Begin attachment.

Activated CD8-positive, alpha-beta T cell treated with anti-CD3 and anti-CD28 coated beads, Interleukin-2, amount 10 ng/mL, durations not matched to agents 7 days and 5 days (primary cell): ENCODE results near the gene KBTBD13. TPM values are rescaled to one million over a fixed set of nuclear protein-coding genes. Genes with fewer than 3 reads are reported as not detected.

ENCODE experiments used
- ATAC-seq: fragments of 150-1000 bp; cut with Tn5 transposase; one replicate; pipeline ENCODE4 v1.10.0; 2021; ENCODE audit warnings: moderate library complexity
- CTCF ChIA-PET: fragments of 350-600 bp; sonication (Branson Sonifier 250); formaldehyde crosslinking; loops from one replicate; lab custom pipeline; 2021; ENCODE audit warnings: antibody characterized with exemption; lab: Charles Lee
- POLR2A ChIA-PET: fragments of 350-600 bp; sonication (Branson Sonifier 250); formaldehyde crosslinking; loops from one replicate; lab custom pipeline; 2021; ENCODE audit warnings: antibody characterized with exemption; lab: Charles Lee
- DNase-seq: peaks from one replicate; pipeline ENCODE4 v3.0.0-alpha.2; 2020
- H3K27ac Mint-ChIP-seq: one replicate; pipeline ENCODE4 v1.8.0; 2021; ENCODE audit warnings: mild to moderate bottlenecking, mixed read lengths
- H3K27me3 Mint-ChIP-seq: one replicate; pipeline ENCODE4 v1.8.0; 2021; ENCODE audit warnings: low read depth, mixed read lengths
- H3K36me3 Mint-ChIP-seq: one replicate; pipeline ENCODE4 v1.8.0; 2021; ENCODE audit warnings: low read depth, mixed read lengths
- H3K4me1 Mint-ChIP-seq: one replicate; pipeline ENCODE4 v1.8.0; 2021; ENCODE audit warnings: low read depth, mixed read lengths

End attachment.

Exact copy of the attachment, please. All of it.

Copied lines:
Activated CD8-positive, alpha-beta T cell treated with anti-CD3 and anti-CD28 coated beads, Interleukin-2, amount 10 ng/mL, durations not matched to agents 7 days and 5 days (primary cell): ENCODE results near the gene KBTBD13. TPM values are rescaled to one million over a fixed set of nuclear protein-coding genes. Genes with fewer than 3 reads are reported as not detected.

ENCODE experiments used
- ATAC-seq: fragments of 150-1000 bp; cut with Tn5 transposase; one replicate; pipeline ENCODE4 v1.10.0; 2021; ENCODE audit warnings: moderate library complexity
- CTCF ChIA-PET: fragments of 350-600 bp; sonication (Branson Sonifier 250); formaldehyde crosslinking; loops from one replicate; lab custom pipeline; 2021; ENCODE audit warnings: antibody characterized with exemption; lab: Charles Lee
- POLR2A ChIA-PET: fragments of 350-600 bp; sonication (Branson Sonifier 250); formaldehyde crosslinking; loops from one replicate; lab custom pipeline; 2021; ENCODE audit warnings: antibody characterized with exemption; lab: Charles Lee
- DNase-seq: peaks from one replicate; pipeline ENCODE4 v3.0.0-alpha.2; 2020
- H3K27ac Mint-ChIP-seq: one replicate; pipeline ENCODE4 v1.8.0; 2021; ENCODE audit warnings: mild to moderate bottlenecking, mixed read lengths
- H3K27me3 Mint-ChIP-seq: one replicate; pipeline ENCODE4 v1.8.0; 2021; ENCODE audit warnings: low read depth, mixed read lengths
- H3K36me3 Mint-ChIP-seq: one replicate; pipeline ENCODE4 v1.8.0; 2021; ENCODE audit warnings: low read depth, mixed read lengths
- H3K4me1 Mint-ChIP-seq: one replicate; pipeline ENCODE4 v1.8.0; 2021; ENCODE audit warnings: low read depth, mixed read lengths